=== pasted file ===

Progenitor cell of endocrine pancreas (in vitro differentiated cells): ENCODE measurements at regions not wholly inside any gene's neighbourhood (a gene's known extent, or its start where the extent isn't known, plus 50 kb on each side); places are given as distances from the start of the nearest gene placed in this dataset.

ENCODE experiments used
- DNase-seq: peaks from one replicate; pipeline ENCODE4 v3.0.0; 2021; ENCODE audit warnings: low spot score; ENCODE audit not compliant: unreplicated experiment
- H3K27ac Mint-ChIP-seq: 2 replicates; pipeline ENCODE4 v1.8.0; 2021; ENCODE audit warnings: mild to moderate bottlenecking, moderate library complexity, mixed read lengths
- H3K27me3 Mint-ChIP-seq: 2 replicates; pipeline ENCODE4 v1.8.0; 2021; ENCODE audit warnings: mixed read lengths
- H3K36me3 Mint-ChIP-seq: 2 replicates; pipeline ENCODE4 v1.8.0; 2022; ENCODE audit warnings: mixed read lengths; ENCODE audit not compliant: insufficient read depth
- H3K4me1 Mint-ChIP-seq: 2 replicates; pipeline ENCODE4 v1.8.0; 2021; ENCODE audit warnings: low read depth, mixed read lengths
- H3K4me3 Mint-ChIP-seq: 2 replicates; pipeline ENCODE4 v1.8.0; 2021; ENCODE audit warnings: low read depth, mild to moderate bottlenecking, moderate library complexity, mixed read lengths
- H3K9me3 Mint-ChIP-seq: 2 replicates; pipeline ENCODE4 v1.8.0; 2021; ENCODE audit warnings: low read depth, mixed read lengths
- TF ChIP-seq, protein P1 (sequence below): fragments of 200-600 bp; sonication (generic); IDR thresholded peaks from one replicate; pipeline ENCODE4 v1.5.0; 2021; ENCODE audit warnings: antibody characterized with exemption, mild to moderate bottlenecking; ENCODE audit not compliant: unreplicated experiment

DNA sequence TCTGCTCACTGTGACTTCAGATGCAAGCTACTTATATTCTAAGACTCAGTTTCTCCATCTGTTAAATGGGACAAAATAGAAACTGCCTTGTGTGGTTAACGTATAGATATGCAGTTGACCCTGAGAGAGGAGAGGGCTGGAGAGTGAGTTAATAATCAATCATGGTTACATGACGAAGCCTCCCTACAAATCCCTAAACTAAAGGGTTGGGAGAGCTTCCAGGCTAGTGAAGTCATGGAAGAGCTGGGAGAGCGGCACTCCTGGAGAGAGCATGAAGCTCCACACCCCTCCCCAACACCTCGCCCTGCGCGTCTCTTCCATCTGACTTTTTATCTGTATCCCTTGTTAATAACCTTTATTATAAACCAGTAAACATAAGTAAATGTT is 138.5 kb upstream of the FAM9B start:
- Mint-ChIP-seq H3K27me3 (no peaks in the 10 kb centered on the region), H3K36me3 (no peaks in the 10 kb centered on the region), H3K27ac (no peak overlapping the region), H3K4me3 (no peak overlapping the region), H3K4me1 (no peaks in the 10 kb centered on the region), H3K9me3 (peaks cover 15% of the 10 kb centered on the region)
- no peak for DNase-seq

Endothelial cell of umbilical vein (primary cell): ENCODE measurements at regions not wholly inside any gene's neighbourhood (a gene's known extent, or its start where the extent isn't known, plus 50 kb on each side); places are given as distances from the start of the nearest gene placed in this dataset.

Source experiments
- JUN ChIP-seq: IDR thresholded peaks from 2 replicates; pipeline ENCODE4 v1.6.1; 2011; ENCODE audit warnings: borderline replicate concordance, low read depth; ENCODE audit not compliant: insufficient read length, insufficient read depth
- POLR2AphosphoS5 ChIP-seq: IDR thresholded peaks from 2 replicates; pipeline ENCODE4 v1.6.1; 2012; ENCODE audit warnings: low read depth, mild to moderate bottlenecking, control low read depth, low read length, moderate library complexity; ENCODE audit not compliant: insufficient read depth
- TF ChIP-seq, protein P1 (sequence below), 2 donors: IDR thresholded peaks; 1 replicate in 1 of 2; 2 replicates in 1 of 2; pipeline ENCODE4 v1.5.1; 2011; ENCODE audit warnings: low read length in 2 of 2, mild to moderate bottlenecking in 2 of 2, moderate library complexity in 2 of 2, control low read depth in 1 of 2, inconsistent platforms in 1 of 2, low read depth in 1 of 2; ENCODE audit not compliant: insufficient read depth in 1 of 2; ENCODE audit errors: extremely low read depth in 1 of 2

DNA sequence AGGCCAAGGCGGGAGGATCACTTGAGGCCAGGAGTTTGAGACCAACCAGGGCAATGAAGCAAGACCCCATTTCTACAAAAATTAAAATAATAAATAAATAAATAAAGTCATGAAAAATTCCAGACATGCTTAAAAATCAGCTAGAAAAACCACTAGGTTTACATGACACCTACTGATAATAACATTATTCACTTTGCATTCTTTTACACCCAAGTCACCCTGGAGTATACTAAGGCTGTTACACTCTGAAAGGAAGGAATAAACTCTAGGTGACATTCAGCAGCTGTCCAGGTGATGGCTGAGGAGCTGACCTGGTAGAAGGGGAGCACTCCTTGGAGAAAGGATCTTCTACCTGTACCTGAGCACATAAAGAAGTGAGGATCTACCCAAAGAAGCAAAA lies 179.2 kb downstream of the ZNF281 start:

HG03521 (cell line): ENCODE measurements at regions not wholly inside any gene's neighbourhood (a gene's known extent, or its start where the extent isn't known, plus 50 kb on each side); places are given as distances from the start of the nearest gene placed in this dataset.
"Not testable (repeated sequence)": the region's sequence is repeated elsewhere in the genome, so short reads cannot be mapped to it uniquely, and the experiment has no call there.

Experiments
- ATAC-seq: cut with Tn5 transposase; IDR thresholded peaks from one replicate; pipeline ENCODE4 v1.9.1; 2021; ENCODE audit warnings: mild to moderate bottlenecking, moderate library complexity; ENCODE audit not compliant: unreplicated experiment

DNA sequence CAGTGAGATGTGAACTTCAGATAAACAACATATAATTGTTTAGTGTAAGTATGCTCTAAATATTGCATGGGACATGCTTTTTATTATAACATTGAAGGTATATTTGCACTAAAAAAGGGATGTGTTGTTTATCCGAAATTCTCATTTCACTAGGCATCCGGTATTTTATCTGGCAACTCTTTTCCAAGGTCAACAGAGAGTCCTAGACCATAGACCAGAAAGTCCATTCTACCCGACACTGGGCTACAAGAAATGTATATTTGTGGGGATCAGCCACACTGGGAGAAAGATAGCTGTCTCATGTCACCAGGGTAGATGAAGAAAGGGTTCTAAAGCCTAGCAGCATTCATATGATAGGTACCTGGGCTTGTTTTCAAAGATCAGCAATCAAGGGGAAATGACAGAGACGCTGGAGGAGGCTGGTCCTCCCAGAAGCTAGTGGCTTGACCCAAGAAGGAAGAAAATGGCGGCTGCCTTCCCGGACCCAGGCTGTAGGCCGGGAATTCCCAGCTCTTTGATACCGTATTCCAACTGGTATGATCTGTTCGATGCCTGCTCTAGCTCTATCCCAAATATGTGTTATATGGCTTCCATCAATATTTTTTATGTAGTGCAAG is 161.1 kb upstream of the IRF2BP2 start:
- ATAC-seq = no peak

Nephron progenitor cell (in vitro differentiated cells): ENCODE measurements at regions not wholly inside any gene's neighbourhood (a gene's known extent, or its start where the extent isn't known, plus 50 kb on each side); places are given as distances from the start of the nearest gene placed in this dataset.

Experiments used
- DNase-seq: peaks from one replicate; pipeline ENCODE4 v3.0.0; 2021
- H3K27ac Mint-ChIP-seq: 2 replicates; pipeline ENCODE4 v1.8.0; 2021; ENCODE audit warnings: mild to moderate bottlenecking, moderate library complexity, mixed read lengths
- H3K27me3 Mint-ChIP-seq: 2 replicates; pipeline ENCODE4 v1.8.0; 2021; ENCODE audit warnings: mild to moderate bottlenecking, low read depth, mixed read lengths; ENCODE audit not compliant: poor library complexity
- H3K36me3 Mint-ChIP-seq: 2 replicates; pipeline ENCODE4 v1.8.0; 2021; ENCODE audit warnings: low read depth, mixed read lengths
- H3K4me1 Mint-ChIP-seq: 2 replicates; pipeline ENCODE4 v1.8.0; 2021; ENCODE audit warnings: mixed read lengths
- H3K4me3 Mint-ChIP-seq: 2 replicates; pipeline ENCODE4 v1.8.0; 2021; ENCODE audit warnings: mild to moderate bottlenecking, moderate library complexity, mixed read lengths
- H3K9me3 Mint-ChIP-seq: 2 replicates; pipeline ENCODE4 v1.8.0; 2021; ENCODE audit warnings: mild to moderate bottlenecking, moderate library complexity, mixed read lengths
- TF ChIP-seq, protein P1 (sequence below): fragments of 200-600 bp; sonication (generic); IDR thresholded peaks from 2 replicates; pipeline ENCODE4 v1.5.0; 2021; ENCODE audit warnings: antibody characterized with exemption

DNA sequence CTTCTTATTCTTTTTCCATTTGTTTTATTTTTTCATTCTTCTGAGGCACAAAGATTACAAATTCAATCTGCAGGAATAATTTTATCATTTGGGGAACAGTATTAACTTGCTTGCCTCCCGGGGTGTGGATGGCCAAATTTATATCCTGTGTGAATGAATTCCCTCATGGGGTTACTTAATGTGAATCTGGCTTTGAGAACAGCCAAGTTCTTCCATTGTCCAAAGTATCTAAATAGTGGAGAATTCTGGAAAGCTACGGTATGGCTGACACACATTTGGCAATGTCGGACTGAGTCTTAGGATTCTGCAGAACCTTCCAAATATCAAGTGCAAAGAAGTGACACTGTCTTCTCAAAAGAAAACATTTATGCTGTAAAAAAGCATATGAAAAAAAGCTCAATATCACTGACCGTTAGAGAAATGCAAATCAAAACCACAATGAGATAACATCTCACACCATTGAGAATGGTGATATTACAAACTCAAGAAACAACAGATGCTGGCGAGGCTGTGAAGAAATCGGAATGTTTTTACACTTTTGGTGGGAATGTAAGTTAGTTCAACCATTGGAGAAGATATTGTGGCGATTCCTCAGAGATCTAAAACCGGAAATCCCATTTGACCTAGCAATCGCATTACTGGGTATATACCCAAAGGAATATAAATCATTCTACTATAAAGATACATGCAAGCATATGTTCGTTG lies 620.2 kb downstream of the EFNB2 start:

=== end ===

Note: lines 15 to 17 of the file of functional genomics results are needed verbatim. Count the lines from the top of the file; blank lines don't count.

Source experiments
- JUN ChIP-seq: IDR thresholded peaks from 2 replicates; pipeline ENCODE4 v1.6.1; 2011; ENCODE audit warnings: borderline replicate concordance, low read depth; ENCODE audit not compliant: insufficient read length, insufficient read depth
- POLR2AphosphoS5 ChIP-seq: IDR thresholded peaks from 2 replicates; pipeline ENCODE4 v1.6.1; 2012; ENCODE audit warnings: low read depth, mild to moderate bottlenecking, control low read depth, low read length, moderate library complexity; ENCODE audit not compliant: insufficient read depth